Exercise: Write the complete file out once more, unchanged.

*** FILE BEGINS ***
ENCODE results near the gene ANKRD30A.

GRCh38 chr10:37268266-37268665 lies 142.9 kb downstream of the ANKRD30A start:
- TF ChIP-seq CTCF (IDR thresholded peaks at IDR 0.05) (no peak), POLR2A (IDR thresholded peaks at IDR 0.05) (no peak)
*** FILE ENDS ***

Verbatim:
ENCODE results near the gene ANKRD30A.

GRCh38 chr10:37268266-37268665 lies 142.9 kb downstream of the ANKRD30A start:
- TF ChIP-seq CTCF (IDR thresholded peaks at IDR 0.05) (no peak), POLR2A (IDR thresholded peaks at IDR 0.05) (no peak)